March 14, 2014
IT SHOULD not pass without acclaim that Monday marks the 100th anniversary of one of the great achievements in the history of beer. On St. Patrick's Day 1914, a New York City coroner named Dr. Thomas Hayes Curtin stood before his associates and others at a Bronx social club and unveiled his wondrous invention: Green beer. Never before had anyone laid eyes on such a spectacle. Beer, the color of shamrocks, filling the mugs of hundreds. "Everything possible was green or decorated with that color," an eyewitness reported.
July 29, 2013 |
The region's breweries have hit upon a new ingredient for their beers: environmental messaging. Their labels sing the praises of Delaware Bay oysters, pay homage to the headwaters of the Brandywine Creek, and highlight an aquatic insect that survives only in clean water. Many brewers also are donating a portion of the proceeds for stream restoration, land preservation, and other environmental projects. After Hurricane Sandy, it wasn't long before Flying Fish Brewing Co. in Camden County released its Forever Unloved Sandy brew (commonly referred to by its initials - F.U. Sandy)
March 18, 2013 |
John J. Rooney is emeritus professor of psychology at La Salle University and the author of "Bleachers in the Bedroom: the Swampoodle Irish and Connie Mack" Growing up in one of Philadelphia's many Irish American neighborhoods, I remember St. Patrick's Day with special fondness. It was a day we looked forward to well in advance. Often, when someone complained about the harshness of winter, they would be cheered with an "Ah well, it won't be too long 'til St. Patrick's Day. " It also offered a break from the rigors of Lent.
March 13, 2008 |
AH, ST. PATRICK'S Day. Pub crawls, yards of green beer and bowls of mushy corned beef and cabbage If that's not your idea of fun, you're in luck. At many local bars and restaurants, the holiday traditionally celebrated as a raucous rite of spring has gone upscale. This means that if you love to paint shamrocks on your cheeks, pile obnoxious plastic green beads around your neck and get in line outside your favorite taproom at 6 a.m. for your chance to chug dyed Miller Lite, you may find yourself in the minority this year.
March 16, 2006
RE IRISH stereotypes: Will Irish-Americans have a beer on St. Patrick's Day? Perhaps. I know that I often do. Will millions of Americans and others drink green beer on St. Patrick's Day - despite no claim to Irish ancestry? Absolutely. Those aren't the important questions. I don't question Don Russell's judgment as much as I question the judgment of the editors. (I know there have been some cuts - the Daily News does still have editors, right?) Mr. Russell, "Joe SixPack," writes a decent column about beer, a pretty specialized area of expertise.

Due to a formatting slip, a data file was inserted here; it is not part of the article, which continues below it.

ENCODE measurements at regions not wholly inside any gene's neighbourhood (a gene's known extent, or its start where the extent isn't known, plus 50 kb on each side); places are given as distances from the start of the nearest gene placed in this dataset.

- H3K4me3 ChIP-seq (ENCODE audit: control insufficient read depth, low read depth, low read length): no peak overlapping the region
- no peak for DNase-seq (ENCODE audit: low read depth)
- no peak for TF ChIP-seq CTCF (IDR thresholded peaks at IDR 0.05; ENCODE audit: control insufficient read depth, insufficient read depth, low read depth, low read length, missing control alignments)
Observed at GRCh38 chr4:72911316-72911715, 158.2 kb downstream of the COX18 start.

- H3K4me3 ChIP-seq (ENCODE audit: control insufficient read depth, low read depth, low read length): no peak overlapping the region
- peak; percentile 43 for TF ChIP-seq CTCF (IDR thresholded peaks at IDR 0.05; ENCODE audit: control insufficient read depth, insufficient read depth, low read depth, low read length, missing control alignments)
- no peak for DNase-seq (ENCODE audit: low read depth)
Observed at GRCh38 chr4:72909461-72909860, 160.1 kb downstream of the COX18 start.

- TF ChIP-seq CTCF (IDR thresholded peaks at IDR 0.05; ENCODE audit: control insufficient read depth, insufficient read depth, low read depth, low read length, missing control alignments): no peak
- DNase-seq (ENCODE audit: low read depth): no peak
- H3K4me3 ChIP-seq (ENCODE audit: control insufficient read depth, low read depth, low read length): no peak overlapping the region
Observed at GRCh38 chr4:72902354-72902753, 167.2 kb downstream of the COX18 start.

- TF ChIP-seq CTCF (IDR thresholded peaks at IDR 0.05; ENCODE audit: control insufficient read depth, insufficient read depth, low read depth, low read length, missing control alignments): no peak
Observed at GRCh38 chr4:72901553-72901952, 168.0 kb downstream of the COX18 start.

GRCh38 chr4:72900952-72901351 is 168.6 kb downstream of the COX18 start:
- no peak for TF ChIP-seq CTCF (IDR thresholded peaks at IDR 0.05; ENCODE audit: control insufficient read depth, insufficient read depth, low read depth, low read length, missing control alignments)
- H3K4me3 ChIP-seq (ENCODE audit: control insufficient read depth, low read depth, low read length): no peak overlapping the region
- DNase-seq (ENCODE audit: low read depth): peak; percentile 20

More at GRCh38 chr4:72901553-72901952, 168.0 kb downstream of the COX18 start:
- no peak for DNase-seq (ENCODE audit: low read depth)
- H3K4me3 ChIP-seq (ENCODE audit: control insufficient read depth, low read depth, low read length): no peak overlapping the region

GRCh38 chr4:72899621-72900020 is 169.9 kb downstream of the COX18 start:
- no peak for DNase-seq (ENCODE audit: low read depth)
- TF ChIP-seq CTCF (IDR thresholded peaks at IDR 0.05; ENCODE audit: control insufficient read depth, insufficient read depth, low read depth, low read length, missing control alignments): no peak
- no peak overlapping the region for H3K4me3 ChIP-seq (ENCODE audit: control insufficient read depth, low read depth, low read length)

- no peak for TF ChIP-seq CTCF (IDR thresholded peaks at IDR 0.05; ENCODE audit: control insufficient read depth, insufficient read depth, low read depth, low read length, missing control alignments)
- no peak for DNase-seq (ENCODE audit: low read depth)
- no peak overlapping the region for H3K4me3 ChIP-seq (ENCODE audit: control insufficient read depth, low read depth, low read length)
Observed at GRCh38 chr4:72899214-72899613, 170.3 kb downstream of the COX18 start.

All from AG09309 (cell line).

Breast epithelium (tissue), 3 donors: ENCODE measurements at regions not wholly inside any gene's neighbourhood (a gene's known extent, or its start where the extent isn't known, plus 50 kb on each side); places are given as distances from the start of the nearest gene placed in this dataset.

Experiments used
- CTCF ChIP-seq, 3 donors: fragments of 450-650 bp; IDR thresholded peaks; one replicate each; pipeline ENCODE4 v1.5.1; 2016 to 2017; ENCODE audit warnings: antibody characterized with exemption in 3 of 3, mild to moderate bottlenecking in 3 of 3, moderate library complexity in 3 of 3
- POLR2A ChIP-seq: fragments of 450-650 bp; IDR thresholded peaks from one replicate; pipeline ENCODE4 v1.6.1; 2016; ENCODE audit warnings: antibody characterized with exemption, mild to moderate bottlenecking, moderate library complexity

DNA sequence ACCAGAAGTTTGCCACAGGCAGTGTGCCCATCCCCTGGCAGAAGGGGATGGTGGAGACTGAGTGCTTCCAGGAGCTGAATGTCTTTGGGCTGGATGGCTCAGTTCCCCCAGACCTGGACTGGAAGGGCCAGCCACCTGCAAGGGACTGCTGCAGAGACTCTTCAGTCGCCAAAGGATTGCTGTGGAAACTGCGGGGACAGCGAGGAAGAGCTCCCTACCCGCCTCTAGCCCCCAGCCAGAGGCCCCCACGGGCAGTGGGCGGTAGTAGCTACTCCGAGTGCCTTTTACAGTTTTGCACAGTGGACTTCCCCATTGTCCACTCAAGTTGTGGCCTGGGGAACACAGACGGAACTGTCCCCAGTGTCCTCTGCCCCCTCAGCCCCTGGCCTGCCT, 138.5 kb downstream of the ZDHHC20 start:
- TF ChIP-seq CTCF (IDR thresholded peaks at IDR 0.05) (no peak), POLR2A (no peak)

March 16, 2002 |
There's more to St. Patrick's Day than shamrocks and green beer, and the Gloucester County Historical Society wants people to know that. Through April 29, the museum is displaying Irish artifacts - most on loan from Gloucester County residents. "Most people don't know about Irish culture," said museum curator Leslie Watson, and are content "as long as they can have green beer and wear a plastic green derby hat on their head once a year. " With March serving as Irish History Month and tomorrow being St. Patrick's Day - a day typically known for parades and reveling - Watson, who is half-Irish and studied the culture at Boston College, thought it would be a good time to showcase Hibernian culture.
March 26, 2000 |
St. Paddy's Day is to bar owners what Christmas is to retailers: ka-ching! Suddenly everyone is a little bit Irish, and after a few green beers, a lot Irish. While in America St. Patrick's Day has come to resemble a Shamrock Mardi Gras, it really has very little to do with the way the holiday is celebrated in the Emerald Isle. "It's a totally American thing," says Fergus Carey, 36, owner of Fergie's at 12th and Sansom and a Dublin native 12 years off the boat. "In Ireland, you go to Mass and then have dinner with your family.
March 14, 1999 |
My husband and I went to Savannah, Georgia, for the second largest St. Patrick's Day parade and celebration in America. Only New York's is bigger. Why on earth, we wondered, does this sleepy southern town of 150,000 people host such a spectacle? Are there any Irish there? Jenny Stacy, of the Savannah Convention and Visitors Bureau answers both questions. "Irish immigrants came here in the mid-19th century, mostly from Wexford, Cork and Mayo, escaping the potato famine to work as dock laborers.
March 17, 1995 |
OK, I want to talk about Ireland. . . . - Sinead O'Connor The Irish don't mince words. "Let me ask you something - why is it that whenever anything is written about the Irish, it's always about drinking and so forth?" These are the first words, after a brief introduction, from the lips of Geraldine Trainor, 36, of East Norriton, a member of the Irish Center at the Commodore Barry Club in Mount Airy. A native of Northern Ireland's County Tyrone, Trainor pauses while waxing the floor of the center's enormous ballroom - it is not a rhetorical question.
March 15, 1995 |
With another St. Patrick's Day upon us, this is a public service advisory for all those presumed millions who at this time annually precede their identities as Americans with the word Irish and a hyphen. Judging by some recent happenings in our nation's capital, we appear to be entering an enlightened new era vis-a-vis Ireland. Sinn Fein, the legally recognized party of Irish Republicanism, just this week opened an office in Washington, headed by a fine example of Ireland's emancipated womanhood.